If you’ve purchased a phone in the past 4-5 years, chances are that it has a pretty good camera. Video from your phone sometimes can be even better than the old fashioned video cameras that we used to lug around with us.
GoPro cameras are just about everywhere these days. GoPro video from your helmet, or a navigator helmet is OK, but not as useful as video from the ground.
Unfortunately, GoPro’s aren’t great from the ground. The very wide angle lens makes you look very small and far away in ground video. So if you’re using a GoPro from the ground, set your camera person up in the middle of the ring.
There are quite a few camera robots out there these days. They all promise more than they deliver, but when they work, they are often better than humans.
The main advantages are: (caveat to all of these advantages is; when the robot works as designed)
- They hold a fairly steady shot
- They don’t get bored or distracted when filming you (for the most part)
- They will record as long as you ask them to within the limits of battery life and memory
- You don’t have to have a second person to do the filming
The disadvantages are:
- Well, it still helps to have another person keeping an eye on the robot!
- They’re not all that robust and weatherproof
- Dealing with artificial intelligence can be really frustrating!
- Battery life and memory capacity can be difficult to manage
Here are my thoughts of a few of the robots that are out there:
I have not played with this robot yet. I mention this one first because it’s rather cheap, and it works with your aforementioned phone. It has been getting lots of favorable reviews, and videos that I’ve seen on the user groups have been pretty good.
I’ll probably add this one to my arsenal of gadgets soon.
I was an early adopter of this robot. I have a real love/hate relationship with this robot.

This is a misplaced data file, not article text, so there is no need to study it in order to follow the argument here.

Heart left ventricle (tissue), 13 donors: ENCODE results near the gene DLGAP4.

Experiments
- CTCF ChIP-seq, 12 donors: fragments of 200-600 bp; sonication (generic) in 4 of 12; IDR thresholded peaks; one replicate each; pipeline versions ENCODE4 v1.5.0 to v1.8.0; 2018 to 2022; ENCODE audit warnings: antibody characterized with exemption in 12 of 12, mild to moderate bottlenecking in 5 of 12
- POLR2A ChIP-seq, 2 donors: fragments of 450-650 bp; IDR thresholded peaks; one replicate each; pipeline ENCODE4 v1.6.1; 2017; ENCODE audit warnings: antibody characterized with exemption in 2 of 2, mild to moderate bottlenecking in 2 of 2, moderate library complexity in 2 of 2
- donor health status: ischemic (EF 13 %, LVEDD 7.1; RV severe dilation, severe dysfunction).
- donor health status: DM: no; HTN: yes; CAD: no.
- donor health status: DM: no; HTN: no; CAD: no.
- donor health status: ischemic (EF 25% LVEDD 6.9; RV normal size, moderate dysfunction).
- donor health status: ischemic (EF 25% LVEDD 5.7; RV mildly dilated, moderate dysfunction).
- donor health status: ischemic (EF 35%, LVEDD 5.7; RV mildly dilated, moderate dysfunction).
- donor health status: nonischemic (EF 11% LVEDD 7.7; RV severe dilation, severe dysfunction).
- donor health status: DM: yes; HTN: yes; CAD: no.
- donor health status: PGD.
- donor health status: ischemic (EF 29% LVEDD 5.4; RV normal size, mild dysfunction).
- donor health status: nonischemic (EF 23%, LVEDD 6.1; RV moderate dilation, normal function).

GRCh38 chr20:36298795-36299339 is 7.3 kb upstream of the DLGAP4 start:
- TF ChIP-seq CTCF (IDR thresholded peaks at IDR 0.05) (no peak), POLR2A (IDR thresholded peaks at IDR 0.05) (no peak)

- All-in-one system. The camera is part of the package (get the bigger camera with lots of zoom.)
- Really nice video! (When you get video)
- Good zoom & follow, including tilt (moving camera up and down, critical when shooting in large are like a full-sized dressage arena
- Highly dependant on GPS satellite reception
- Can’t be used indoors
- Lengthy setup process (10 – 30 minutes)
- Remote functions unreliable
- Expensive for what you get
- Sketchy company, unreliable, sometimes non-existent customer service
Pixio or Pixium
I bought this system after SoloShot. I’ve found it more reliable than SoloShot, but I did have buy a camera to put on top of it. They do have a mobile phone model, which will likely have more compatibility.
- Fairly reliable once it’s set up (better than handing your camera to a person!)
- Indoor or outdoor use
- Fairly good customer service
- If you already have a camera or good cell phone, you can use that
- Live Online coaching possible (I have not tried it yet, but it has potential)
- Lengthy setup (10 – 30 minutes)
- Depends on beacons, so more parts can equal more issues
- Pan & Zoom only, no tilt
- Zoom only works with devices that they’ve programed
- Expensive, especially when you consider you have to provide the camera